Security for major sporting events, such as the Super Bowl, have become a subject for major news reports. Due to recent tragedies at public and private events, such as the shooting at the Route 91 Harvest Festival in Las Vegas, Nevada in 2017, or the bombing at the Boston Marathon in April of 2013, many safety managers have begun to rethink safety for events with large crowds. NCAA football games are a microcosm of the NFL. Ensuring that attendees are safe requires a holistic safety plan - and instituting a clear-bag policy can streamline safety procedures.
It seems likely that clear bag protocol will become commonplace for college and university campuses hosting a major sporting events, but there are no federal or state laws mandating a school must institute such a policy. Nor does the National Collegiate Athletic Association (NCAA) require football leagues to follow a clear-bag policy, though events hosted in collaboration with the organization often do. Each school can use appropriate safety training information and research on policies on decide how the practice can work on their campus.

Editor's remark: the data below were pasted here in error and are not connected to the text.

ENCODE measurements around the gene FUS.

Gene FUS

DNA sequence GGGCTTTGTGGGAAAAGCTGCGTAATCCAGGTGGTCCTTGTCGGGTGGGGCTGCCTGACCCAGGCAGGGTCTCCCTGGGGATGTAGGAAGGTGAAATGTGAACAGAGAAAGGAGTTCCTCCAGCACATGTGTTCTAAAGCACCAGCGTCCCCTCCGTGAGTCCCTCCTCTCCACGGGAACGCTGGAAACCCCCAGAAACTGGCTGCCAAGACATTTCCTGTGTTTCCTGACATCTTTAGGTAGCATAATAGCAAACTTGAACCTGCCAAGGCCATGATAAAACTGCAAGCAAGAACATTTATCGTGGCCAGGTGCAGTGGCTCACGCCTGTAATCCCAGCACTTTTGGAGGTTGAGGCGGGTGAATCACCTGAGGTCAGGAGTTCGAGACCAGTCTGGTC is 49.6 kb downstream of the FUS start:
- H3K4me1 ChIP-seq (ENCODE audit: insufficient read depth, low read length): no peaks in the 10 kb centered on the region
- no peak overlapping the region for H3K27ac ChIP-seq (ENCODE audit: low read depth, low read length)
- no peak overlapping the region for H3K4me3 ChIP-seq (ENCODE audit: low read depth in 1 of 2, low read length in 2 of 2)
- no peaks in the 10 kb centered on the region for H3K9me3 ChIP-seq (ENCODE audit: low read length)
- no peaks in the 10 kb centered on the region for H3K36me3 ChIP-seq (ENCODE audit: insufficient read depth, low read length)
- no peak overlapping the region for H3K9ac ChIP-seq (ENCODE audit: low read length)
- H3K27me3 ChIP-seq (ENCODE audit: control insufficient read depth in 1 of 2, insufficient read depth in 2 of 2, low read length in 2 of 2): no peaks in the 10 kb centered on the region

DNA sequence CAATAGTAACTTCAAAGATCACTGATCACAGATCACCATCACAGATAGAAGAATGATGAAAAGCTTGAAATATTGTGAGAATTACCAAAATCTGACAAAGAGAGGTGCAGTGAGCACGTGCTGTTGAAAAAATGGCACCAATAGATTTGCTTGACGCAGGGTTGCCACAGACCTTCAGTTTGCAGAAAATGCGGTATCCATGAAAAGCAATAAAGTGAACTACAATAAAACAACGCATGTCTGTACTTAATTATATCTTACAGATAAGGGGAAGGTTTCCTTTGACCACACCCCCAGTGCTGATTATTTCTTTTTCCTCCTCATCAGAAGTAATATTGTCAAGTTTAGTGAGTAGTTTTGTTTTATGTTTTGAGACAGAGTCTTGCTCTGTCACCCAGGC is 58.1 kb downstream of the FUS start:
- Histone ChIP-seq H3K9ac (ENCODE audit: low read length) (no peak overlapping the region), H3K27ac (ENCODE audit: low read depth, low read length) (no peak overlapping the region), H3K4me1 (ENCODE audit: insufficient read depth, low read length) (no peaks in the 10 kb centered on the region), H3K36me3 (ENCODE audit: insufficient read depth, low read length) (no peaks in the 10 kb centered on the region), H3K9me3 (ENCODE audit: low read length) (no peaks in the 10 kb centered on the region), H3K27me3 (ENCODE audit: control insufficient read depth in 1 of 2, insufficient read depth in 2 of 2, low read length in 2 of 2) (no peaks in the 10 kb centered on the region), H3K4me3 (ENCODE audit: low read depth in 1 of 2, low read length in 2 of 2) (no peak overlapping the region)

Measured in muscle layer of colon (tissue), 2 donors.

For now, clear bag policy is most commonly leveraged to ensure safety at football games or other major events. However, some colleges or universities have considered expanding clear bag requirements to other events or facilities - such as other smaller sporting events, such as volleyball, basketball, or baseball, as well as commencement ceremonies or conferences. For any event with over 500 guests, and those which bring guests to campus, ensuring that unfamiliar packages are not being brought into a facility is a valuable practice.